Low Data Mode
Similar to Low Power Mode, the addition of Low Data Mode on macOS could further alleviate cell data constraints. iOS 13 will add this capability to iPhones when it launches later this year. Some individual apps already have data control settings for features like autoplay video and high-resolution photos, but a system-wide toggle ensures nothing falls through the cracks. As it stands today, keeping a Mac connected via Personal Hotspot at all times is largely impractical without an unlimited data plan.
Data sharing between devices with the same Apple ID also has the potential to cut down on cellular usage. For apps present on both iOS and macOS like Messages, Mail, and Photos, data could theoretically be passed locally between devices instead of downloaded multiple times over the same cell connection.
I charge my Apple Watch nightly no matter the circumstances and have been fortunate enough to never run the battery dead since upgrading to a Series 4 model last fall. Faced with the need to stretch my batteries as long as possible, I was pleasantly surprised by how long the latest Apple Watch can remain off a charger. Between Saturday morning and Monday evening, I only needed about 20 minutes of charging time to keep my watch running with a healthy margin of battery life. I minimized notifications and turned off WiFi to conserve power, but didn’t need to enter Power Reserve, dial back the display brightness, disable background app refresh, or enable Power Saving Mode in the Workout app.
The flashlight toggle first added in watchOS 4 is also surprisingly useful. I’ve never had a real reason to use it before aside from novelty, but in a pinch it just might be more useful than the iPhone’s flashlight because you can use it hands-free.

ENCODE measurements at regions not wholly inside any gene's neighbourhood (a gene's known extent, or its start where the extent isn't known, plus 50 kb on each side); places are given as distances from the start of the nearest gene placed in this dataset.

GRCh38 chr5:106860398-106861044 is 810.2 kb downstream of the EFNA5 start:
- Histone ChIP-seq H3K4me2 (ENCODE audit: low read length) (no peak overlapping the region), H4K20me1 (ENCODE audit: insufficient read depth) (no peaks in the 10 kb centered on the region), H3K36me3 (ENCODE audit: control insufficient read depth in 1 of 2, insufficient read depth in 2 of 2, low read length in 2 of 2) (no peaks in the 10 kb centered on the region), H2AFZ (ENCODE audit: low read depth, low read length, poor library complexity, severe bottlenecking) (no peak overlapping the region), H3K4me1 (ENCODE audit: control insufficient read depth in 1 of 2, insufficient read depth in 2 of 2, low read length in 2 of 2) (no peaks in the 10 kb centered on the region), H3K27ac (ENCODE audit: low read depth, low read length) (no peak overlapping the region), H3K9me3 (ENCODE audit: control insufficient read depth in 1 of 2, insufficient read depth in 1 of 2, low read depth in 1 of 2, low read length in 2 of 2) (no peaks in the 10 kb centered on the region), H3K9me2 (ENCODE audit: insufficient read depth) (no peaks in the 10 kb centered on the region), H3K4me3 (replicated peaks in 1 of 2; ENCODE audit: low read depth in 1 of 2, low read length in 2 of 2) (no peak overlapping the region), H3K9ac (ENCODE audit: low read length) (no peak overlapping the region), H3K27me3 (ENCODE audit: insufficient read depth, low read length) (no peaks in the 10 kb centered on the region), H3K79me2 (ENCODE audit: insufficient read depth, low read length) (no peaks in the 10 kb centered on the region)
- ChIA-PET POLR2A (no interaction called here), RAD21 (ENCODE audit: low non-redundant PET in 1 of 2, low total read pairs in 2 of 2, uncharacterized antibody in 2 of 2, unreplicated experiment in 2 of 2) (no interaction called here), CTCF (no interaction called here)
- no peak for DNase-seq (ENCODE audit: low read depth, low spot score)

If you have a recent Apple Watch, don’t dismiss the feature as a gimmick — the 1,000-nit display is brighter than you might expect.
I’ve been slow to adopt HomeKit devices into my lifestyle, but with power restored and internet service still disconnected, I’m grateful only a few of my lights are smart. The HomeKit fixtures I do have are mostly inoperable right now, making them even less convenient than my standard lights and switches. Extended outages like mine are uncommon, but it’s worth considering the possibility of a similar event happening at your own home before throwing out all of your standard fixtures. Needless to say, my HomePod has also been reduced to an elegant paperweight.
Overstaying my welcome at Starbucks helped minimize data overages.
Thanks to a little bit of creative planning and recent advancements in Apple’s battery technology, I barely needed to touch my portable power banks during any part of the 76-hour outage. A little bit of strategy can go a long way toward preserving your devices in case of an actual emergency. Cell data is still difficult to manage even on modern iPhones and Macs, but if you can accept not being “extremely online” for a few days longer than me, Personal Hotspot is still a great solution. It’s also worth checking with your carrier to see if they’ll provide a one-time data exception in the case of a known widespread outage.
Do you have any other tips for managing power and data during unexpected circumstances? Let me know in the comments.